Sunday, 15 April 2007
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Sunday, 8 April 2007
In order of importance, they are:
1 Seeing natural landscapes
2 Hearing birdsong
3 ‘Hearing’ peace and quiet
4 Seeing natural woodland
5 Seeing the stars at night
6 Seeing streams
7 Seeing the sea
8 Hearing natural sounds such as leaves rustling, wind blowing
9 Hearing wildlife noises such as sheep bleating, cows mooing and stags bellowing (not all exactly wild maybe but definitely rural)
10 Hearing the sound of natural water such as rivers babbling and waves crashing
Wednesday, 4 April 2007
us slaving away. First editing the image for the homepage and then scrapping it and trying something else and then finally scrapping that too and making a whole new one. So rant, moan grrrr! And to add insult to injury, you would think that with spring, inspriation would be flowing like...well like paint from a brush and words would be leaping from my fingers like lambs from the barn but there has been a serious case of BLOCK around these parts. Still, I suspect that this problem has been largely one of discipline, or lack thereof, for which I must apologise.
So, that’s the bad news, but the good news is mmm…where to begin? British Summer Time means we have a whole lot more day to accomplish all the joblets, chores, errands, etc and the weather has been stellar! The garden is pulsating with life; my hammock trees have burst into blossom, the ‘dead’ shrubs are all covered with leaf buds and the lack of rain means the ‘bog’ is drying out. There are unknown bulbs pushing through at the base of some fading daffodils and the birds sing all the time. I don’t know who’s enjoying all this more, them or me! The photo was taken on the way back from shopping; fog was drifting in and gave us this spectacular sight of the setting sun hanging, momentarily suspended, over Loch Fyne.
The trip over the hills and far away for necessary supplies (food) meant a detour to the garden centre and herbs, herbs, herbs! There’s no time right now for complicated gardening but M has worked out a temporary herb garden for my essentials so back we came with rosemary, thyme, lemon thyme, sage, mint and parsley. I’ve also started chilli, garlic chives, chard (silver beet) and gem squash. These are lovely little squash that grow in summer, similar to regular summer squash but with an altogether richer, more buttery flavour. The seeds aren’t available here but we found some at a supermarket ‘down south’ last summer (imported from Spain) and I carefully saved seed. I really hope these grow. They’re a true reminder of ‘home’ and one of the few uniquely South African foods that are almost impossible to find. If successful, I will post pictures later in the year.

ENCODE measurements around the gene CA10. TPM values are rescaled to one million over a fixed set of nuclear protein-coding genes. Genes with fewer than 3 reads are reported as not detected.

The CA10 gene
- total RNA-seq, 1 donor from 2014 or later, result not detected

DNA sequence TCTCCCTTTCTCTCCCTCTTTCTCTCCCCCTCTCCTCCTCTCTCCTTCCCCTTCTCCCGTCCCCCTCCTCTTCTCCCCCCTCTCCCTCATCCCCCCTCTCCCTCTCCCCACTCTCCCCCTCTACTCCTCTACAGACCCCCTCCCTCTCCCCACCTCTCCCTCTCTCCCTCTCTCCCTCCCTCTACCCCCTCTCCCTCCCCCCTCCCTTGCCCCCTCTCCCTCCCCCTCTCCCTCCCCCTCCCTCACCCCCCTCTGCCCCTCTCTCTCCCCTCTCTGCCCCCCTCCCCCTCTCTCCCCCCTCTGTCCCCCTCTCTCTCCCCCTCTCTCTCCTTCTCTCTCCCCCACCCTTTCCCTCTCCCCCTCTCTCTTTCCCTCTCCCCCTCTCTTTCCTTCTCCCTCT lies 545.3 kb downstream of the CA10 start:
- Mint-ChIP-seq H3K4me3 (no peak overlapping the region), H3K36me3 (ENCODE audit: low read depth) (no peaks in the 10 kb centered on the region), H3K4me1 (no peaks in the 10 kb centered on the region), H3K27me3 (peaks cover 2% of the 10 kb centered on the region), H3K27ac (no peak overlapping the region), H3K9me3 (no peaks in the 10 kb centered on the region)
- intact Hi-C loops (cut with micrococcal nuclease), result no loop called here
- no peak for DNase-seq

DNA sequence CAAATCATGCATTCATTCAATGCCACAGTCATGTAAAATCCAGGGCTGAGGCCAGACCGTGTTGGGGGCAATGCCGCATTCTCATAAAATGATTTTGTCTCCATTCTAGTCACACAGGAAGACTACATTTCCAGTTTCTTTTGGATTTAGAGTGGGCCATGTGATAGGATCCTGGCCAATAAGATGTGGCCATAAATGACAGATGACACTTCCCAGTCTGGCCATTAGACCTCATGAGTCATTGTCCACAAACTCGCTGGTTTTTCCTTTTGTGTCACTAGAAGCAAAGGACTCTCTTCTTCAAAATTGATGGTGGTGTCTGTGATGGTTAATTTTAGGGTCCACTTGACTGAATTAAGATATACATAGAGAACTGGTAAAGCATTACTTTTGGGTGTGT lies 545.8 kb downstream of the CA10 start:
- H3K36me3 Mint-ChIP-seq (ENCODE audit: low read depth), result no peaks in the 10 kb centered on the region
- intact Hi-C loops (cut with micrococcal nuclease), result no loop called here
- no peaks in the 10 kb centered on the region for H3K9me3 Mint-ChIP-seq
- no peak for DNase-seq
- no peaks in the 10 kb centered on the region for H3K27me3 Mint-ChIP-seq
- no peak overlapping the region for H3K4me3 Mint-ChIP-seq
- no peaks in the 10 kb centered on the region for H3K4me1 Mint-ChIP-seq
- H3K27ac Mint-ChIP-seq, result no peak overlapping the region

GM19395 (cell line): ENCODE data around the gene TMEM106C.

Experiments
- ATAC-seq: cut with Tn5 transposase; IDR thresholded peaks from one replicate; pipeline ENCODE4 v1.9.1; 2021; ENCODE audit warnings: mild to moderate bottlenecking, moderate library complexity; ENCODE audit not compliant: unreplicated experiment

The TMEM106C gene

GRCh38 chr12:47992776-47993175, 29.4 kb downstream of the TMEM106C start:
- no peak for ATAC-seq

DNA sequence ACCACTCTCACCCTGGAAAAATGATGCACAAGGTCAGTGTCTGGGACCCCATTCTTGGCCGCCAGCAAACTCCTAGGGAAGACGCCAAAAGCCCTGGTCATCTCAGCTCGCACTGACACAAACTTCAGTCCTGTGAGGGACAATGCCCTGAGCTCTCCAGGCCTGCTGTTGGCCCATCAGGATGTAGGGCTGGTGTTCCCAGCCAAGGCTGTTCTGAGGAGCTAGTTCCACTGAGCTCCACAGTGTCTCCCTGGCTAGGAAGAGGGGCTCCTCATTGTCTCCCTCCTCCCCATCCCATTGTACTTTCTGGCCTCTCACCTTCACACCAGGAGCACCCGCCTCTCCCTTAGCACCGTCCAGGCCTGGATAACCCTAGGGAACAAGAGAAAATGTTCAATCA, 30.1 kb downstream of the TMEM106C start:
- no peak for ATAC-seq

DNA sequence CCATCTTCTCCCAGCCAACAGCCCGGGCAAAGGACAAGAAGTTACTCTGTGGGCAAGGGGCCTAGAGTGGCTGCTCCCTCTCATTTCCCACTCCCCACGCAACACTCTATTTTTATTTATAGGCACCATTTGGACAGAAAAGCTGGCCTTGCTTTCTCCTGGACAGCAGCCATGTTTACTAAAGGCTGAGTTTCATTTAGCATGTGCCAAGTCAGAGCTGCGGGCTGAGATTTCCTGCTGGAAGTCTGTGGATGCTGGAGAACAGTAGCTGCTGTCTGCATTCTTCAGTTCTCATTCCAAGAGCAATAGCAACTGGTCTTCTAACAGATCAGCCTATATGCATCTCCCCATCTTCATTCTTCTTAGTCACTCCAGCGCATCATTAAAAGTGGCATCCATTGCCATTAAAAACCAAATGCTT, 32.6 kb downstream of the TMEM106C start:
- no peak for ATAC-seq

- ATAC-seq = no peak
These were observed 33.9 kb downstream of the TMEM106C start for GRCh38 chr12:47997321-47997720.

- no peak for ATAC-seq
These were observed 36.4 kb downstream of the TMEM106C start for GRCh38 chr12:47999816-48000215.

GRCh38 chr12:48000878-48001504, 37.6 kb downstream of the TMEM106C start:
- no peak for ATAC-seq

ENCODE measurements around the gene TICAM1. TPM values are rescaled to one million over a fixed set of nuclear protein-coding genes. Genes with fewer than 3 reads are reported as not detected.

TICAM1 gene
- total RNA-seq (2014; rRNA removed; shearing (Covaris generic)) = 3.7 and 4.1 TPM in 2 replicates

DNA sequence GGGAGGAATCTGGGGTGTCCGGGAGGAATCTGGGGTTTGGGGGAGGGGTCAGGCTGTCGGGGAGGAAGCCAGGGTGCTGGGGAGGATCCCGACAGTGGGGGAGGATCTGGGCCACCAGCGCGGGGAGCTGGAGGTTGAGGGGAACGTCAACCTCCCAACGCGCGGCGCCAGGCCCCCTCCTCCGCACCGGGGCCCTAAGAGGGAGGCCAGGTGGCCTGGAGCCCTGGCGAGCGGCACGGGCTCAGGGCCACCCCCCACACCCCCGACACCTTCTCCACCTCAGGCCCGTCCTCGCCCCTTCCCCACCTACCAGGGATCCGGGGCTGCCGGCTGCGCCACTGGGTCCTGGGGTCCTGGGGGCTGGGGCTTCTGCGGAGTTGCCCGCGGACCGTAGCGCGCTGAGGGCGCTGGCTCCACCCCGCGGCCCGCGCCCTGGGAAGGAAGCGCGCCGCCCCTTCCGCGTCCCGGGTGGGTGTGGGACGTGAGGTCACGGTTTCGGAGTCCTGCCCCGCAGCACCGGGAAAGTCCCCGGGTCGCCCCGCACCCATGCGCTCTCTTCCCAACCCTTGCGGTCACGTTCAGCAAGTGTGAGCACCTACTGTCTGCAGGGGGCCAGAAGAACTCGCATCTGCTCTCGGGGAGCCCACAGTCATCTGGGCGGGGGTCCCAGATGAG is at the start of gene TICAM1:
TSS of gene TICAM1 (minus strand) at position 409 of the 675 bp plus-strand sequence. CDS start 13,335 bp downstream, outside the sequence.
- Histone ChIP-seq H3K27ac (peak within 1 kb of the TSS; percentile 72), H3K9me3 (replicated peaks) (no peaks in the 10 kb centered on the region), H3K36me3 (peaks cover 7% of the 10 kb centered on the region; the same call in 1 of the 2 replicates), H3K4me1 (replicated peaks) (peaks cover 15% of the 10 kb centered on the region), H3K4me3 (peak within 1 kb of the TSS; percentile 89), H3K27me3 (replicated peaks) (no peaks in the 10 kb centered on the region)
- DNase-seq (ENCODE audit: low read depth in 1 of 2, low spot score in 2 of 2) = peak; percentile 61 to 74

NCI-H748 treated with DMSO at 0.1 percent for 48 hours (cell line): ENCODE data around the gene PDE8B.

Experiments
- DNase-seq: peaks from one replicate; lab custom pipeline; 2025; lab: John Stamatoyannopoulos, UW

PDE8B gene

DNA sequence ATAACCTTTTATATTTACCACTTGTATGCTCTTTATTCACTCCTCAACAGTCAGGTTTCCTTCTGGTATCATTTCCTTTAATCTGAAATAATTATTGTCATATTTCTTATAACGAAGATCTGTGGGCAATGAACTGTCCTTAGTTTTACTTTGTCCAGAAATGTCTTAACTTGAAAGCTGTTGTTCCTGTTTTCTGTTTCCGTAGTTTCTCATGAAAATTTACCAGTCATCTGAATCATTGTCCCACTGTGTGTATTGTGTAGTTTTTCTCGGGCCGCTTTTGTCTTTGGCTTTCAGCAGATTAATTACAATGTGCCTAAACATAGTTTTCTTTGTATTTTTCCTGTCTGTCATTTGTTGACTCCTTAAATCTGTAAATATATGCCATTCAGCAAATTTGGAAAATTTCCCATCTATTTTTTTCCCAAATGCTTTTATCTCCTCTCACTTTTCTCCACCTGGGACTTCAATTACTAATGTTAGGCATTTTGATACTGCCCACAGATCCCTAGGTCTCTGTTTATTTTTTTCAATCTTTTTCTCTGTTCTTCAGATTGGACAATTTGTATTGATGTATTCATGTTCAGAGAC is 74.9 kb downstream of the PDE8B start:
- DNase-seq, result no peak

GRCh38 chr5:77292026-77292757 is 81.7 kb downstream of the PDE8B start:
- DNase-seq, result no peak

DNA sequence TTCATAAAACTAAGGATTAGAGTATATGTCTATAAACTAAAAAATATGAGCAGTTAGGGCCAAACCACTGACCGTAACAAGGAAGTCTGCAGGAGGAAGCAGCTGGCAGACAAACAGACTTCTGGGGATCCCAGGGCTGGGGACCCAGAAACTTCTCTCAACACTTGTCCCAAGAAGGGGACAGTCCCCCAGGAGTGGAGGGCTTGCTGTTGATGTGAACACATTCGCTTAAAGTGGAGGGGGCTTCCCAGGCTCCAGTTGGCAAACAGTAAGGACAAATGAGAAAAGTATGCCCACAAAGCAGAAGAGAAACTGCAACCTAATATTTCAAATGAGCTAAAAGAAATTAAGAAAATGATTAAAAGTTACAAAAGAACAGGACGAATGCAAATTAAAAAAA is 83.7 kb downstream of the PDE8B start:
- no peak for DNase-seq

The uncertain weather for which Scotland is famous has been glorious. The last week has given us the longest, unbroken stretch of sunshine since we arrived here. A couple of times we woke to the wind blowing from the north, which meant a colder start to the day but by the afternoon the sun had warmed us up. I don’t yet know what we have to thank for the quality of light, perhaps the latitude; I wish could capture the colours of loch, land and sky. Every colour imaginable is represented; from the almost purple haze of the budding trees in some patches of native woodland to the russet of the spent bracken to the tender green of the larch tree’s spring cloak. I never realised that gorse was such a beautiful, rich yellow, each small flower perfectly formed. Daffodils are everywhere, lining the edges of the single-track roads, trumpeting the entry into villages, nodding and bowing and dancing in the wind. Patches of creamy primroses surprise you around the corners and decorate the spaces between the rocks.
I do miss the black-faced sheep that filled the pastures behind our house; they’ve been taken off to have their lambs, safe from predators, mainly crows and foxes but it’s strangely silent without all the bleating. Hopefully we’ll soon be treated to the sights (and sounds) of lots of healthy lambs (and their mothers) doing what sheep do best…eating and growing!